Doctor of Philosophy (PhD)
Please see currently inactive department below.
Industrial and Systems Engineering
First Advisor's Name
First Advisor's Committee Title
Second Advisor's Name
Third Advisor's Name
Fourth Advisor's Name
Total Quality Management, Total Quality, Quality, Methodology, University, TQM, TQM Methodology, Meta-methodology
Date of Defense
This research document is motivated by the need for a systemic, efficient quality improvement methodology at universities. There exists no methodology designed for a total quality management (TQM) program in a university. The main objective of this study is to develop a TQM Methodology that enables a university to efficiently develop an integral total quality improvement (TQM) Plan.
Current research focuses on the need of improving the quality of universities, the study of the perceived best quality universities, and the measurement of the quality of universities through rankings. There is no evidence of research on how to plan for an integral quality improvement initiative for the university as a whole, which is the main contribution of this study.
This research is built on various reference TQM models and criteria provided by ISO 9000, Baldrige and Six Sigma; and educational accreditation criteria found in ABET and SACS. The TQM methodology is proposed by following a seven-step meta-methodology. The proposed methodology guides the user to develop a TQM plan in five sequential phases: initiation, assessment, analysis, preparation and acceptance. Each phase defines for the user its purpose, key activities, input requirements, controls, deliverables, and tools to use. The application of quality concepts in education and higher education is particular; since there are unique factors in education which ought to be considered. These factors shape the quality dimensions in a university and are the main inputs to the methodology.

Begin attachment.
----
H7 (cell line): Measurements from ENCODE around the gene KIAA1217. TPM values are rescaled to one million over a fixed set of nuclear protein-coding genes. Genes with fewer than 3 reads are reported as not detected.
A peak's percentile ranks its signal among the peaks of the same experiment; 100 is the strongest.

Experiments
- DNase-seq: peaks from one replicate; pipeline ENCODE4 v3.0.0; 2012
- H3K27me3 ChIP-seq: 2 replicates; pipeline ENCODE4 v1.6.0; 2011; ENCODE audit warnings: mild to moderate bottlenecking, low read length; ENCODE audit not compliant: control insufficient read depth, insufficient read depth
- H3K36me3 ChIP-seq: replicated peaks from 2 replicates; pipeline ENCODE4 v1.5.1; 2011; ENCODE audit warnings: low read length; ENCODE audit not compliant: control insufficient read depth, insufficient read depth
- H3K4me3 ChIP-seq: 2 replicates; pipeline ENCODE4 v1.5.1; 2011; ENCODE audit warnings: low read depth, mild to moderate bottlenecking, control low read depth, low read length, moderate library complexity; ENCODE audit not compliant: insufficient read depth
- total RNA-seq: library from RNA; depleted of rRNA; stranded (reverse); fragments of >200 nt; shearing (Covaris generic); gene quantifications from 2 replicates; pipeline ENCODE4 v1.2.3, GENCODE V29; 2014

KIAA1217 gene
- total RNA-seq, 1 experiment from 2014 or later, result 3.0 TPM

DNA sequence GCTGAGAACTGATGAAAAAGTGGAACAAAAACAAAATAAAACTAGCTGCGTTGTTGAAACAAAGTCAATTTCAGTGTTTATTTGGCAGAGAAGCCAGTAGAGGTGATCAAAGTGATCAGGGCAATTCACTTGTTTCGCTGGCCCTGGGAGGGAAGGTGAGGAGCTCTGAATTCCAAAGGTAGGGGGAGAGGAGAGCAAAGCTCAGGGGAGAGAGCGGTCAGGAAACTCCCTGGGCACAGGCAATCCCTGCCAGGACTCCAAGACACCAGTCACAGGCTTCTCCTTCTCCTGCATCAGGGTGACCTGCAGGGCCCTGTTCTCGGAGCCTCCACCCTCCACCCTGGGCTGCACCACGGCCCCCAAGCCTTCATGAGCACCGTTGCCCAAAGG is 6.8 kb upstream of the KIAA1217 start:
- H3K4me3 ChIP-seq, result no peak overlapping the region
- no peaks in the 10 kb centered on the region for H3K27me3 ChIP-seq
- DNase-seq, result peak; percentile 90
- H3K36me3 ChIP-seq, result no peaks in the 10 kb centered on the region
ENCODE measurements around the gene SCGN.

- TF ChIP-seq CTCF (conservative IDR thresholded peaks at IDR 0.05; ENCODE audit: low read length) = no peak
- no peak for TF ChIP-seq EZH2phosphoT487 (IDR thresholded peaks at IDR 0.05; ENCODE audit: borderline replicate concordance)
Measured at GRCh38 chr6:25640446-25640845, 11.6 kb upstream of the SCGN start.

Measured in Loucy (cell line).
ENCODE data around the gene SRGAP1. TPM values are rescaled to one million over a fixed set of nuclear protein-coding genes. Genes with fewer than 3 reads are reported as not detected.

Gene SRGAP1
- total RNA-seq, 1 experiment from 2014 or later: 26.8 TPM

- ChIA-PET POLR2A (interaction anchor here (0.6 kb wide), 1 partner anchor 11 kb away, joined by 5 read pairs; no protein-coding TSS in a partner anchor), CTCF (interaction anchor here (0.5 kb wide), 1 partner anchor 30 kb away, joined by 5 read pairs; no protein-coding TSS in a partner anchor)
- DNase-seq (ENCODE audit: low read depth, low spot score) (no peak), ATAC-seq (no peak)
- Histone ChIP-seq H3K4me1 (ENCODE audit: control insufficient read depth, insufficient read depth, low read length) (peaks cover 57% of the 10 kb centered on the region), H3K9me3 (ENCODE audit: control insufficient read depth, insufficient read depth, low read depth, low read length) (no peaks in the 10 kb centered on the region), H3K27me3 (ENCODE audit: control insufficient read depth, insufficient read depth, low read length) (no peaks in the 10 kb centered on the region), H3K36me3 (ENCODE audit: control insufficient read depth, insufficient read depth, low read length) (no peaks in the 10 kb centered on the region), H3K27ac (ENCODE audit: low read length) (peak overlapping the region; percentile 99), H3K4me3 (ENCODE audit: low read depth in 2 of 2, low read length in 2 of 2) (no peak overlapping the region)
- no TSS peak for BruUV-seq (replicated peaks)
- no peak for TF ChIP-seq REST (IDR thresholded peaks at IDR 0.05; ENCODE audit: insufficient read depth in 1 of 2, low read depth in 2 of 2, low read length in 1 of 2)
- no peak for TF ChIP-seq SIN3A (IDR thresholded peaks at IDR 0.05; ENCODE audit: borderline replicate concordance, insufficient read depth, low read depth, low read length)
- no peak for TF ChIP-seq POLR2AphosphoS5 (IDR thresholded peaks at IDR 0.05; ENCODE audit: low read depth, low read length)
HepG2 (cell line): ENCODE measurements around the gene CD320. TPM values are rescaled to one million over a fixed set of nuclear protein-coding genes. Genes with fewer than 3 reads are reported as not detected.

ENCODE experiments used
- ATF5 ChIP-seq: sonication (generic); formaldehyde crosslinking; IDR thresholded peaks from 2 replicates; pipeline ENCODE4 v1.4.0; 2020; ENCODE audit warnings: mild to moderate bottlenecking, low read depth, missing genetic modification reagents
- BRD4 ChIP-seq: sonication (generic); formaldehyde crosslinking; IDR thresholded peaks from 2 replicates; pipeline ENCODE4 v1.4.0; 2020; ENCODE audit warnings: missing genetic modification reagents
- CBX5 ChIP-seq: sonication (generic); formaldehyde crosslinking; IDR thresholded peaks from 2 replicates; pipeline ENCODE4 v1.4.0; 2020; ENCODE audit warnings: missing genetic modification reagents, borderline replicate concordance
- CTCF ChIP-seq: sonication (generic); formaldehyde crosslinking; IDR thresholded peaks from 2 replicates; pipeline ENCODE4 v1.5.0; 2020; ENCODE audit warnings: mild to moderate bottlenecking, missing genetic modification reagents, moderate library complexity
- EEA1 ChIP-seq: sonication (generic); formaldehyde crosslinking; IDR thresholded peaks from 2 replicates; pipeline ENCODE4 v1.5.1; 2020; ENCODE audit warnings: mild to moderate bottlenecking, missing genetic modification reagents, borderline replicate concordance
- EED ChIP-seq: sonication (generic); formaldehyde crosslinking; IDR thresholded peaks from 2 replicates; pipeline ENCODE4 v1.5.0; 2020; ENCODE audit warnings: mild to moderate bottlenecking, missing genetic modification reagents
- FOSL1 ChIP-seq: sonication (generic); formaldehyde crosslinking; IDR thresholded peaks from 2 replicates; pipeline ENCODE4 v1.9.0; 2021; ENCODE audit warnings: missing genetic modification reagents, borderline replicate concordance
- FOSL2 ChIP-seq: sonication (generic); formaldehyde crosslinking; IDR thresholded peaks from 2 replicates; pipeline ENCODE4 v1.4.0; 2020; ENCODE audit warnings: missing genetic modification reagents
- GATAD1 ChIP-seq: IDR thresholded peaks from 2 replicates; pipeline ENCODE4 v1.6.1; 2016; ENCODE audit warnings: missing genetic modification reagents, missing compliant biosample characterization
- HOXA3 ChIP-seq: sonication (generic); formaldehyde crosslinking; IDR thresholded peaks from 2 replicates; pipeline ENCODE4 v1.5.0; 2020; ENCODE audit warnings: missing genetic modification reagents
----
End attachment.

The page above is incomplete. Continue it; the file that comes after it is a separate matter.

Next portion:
The proposed TQM Methodology is used to guide the user to collect and transform appropriate inputs to a holistic TQM Plan, ready to be implemented by the university. Different input data will lead to a unique TQM plan for the specific university at the time. It may not necessarily transform the university into a world-class institution, but aims to strive for stakeholder-oriented improvements, leading to a better alignment with its mission and total quality advancement.
The proposed TQM methodology is validated in three steps. First, it is verified by going through a test activity as part of the meta-methodology. Secondly, the methodology is applied to a case university to develop a TQM plan. Lastly, the methodology and the TQM plan both are verified by an expert group consisting of TQM specialists and university administrators. The proposed TQM methodology is applicable to any university at all levels of advancement, regardless of changes in its long-term vision and short-term needs. It helps to assure the quality of a TQM plan, while making the process more systemic, efficient, and cost effective. This research establishes a framework with a solid foundation for extending the proposed TQM methodology into other industries.
Flores-Molina, Jose C., "A Total Quality Management Methodology for Universities" (2011). FIU Electronic Theses and Dissertations. 375.
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